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A currency union or an exchange rate union: evidence from Northeast Asia

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  • Jeon, Bang Nam
  • Zhang, Hongfang

Abstract

This paper examines whether or not Northeast Asia economies, namely, China, Japan, Korea, and Taiwan, can form a currency union, where a single currency and a uniform monetary policy are adopted, or an exchange rate union where all the currencies are pegged to an internal or external currency or an optimum currency basket. The analysis of correlations of supply shocks, exchange rate shocks, monetary shocks, and demand shocks, which are estimated applying the structural VAR model with identification restrictions imposed, to the data for the period from 1970 through 2004, shows that shocks of these economies are not symmetric, in general, implying that the Northeast Asian economies are not ready yet to form a common currency union. However, it is found that the Northeast Asian countries can form an exchange rate union with a major currency basket, which consists of the U.S. dollar, the euro and the Japanese yen, as an anchor currency. The paper also examines the option of pegging to a basket of regional currencies, similar to the Asian Currency Unit (ACU), and discusses policy implications.

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Bibliographic Info

Paper provided by University Library of Munich, Germany in its series MPRA Paper with number 36622.

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Date of creation: 10 Dec 2007
Date of revision: 01 Feb 2012
Publication status: Published in Journal of Economic Integration 2.22(2007): pp. 256-287
Handle: RePEc:pra:mprapa:36622

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Keywords: currency union; exchange rate union; optimum currency areas; Northeast Asia;

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References

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  1. Yin-wong Cheung & Jude Yuen, 2005. "An Output Perspective on a Northeast Asia Currency Union," Working Papers 162005, Hong Kong Institute for Monetary Research.
  2. Benassy-Quere, Agnes, 1999. "Optimal Pegs for East Asian Currencies," Journal of the Japanese and International Economies, Elsevier, vol. 13(1), pages 44-60, March.
  3. Karras, Georgios, 2005. "Is there a yen optimum currency area? Evidence from 18 Asian and Pacific economies," Japan and the World Economy, Elsevier, vol. 17(4), pages 456-469, December.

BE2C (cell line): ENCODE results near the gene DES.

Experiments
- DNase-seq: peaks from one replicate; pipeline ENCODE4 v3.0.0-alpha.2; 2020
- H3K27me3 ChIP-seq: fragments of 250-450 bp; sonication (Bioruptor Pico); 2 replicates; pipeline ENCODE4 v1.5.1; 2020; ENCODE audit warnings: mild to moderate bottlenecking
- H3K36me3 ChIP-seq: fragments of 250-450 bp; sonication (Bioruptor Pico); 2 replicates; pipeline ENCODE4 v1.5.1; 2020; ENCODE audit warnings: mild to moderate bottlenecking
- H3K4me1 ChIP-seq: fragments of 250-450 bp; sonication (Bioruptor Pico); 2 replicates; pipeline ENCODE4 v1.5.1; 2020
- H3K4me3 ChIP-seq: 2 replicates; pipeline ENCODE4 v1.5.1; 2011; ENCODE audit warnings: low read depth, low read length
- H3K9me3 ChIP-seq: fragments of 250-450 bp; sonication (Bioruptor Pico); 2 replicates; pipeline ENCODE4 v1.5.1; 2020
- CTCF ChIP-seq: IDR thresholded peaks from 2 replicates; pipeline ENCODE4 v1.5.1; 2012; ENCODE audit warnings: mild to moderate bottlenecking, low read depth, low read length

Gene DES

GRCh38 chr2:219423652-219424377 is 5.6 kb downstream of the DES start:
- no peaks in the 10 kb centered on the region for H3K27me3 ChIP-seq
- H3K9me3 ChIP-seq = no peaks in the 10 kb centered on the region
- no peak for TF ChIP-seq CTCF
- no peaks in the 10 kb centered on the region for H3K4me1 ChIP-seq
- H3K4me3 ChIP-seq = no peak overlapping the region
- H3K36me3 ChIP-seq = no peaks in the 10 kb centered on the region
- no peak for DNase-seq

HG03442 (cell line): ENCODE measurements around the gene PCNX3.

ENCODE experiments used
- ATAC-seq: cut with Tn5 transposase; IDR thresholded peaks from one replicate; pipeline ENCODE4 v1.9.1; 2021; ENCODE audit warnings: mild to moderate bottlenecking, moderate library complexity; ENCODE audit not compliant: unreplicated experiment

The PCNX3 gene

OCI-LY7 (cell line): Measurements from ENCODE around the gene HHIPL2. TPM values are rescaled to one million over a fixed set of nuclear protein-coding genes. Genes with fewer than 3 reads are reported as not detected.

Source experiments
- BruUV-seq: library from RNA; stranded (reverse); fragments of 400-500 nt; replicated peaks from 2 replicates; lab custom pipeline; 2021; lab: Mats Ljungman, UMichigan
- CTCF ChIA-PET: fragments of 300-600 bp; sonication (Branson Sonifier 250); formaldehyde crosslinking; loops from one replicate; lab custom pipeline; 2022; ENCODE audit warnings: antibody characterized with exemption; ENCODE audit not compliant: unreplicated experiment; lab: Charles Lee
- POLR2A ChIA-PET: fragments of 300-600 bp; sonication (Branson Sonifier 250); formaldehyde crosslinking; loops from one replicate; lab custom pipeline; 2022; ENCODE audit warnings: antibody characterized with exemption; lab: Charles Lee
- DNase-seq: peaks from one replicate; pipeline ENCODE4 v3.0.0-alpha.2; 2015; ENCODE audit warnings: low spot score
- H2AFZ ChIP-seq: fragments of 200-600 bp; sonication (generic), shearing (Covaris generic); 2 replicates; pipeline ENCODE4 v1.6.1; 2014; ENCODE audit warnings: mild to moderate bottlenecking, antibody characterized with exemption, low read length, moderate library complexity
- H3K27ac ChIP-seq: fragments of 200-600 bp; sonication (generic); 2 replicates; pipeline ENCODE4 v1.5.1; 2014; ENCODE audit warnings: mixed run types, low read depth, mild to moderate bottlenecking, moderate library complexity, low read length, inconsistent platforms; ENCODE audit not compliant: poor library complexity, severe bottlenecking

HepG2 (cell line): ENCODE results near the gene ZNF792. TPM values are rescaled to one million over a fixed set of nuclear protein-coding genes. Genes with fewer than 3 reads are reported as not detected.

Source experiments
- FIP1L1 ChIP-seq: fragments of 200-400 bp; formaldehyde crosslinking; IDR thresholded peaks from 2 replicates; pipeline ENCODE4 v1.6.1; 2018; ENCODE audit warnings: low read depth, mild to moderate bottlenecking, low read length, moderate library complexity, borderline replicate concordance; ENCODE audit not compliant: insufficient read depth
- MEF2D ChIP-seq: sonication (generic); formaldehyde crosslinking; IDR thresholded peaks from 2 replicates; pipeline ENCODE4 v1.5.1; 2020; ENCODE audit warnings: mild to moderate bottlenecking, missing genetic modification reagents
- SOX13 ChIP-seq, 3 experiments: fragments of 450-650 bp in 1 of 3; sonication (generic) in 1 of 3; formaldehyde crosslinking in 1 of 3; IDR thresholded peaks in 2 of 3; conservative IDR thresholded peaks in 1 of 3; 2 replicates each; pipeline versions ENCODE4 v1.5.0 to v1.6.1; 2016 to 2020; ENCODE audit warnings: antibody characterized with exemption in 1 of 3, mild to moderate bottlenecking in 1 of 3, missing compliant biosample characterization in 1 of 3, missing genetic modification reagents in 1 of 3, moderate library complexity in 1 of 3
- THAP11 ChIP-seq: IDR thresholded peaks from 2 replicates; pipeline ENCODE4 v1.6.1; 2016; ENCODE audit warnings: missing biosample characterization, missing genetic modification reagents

4. Ronald I. McKinnon & Huw Pill, 1999. "Exchange Rate Regimes for Emerging Markets: Moral Hazard and International Overborrowing," Working Papers 99018, Stanford University, Department of Economics.
  5. Zhaoyong Zhang & Kiyotaka Sato, 2008. "Whither A Currency Union in Greater China?," Open Economies Review, Springer, vol. 19(3), pages 355-370, July.
  6. Kawai, Masahiro & Takagi, Shinji, 2000. "Proposed strategy for a regional exchange rate arrangement in post-crisis East Asia," Policy Research Working Paper Series 2503, The World Bank.
  7. Larrain Felipe & Jose Tavares, 2003. "Regional Currencies Versus Dollarization: Options for Asia and the Americas," Journal of Economic Policy Reform, Taylor & Francis Journals, vol. 6(1), pages 35-49.
  8. Chow, Hwee Kwan & Kim, Yoonbai, 2003. "A common currency peg in East Asia? Perspectives from Western Europe," Journal of Macroeconomics, Elsevier, vol. 25(3), pages 331-350, September.
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Citations

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Cited by:
  1. Chen, Xiaofen, 2012. "The dampening effect of bank foreign liabilities on monetary policy: Revisiting monetary cooperation in East Asia," Journal of International Money and Finance, Elsevier, vol. 31(2), pages 412-427.
  2. Jeon, Bang Nam, 2012. "From the 1997-98 Asian financial crisis to the 2008-09 global economic crisis: lessons from Korea’s experience," MPRA Paper 36469, University Library of Munich, Germany.
  3. Click, Reid W., 2009. "The ASEAN dollar standard in the post-crisis era: A reconsideration," Journal of Asian Economics, Elsevier, vol. 20(3), pages 269-279, May.

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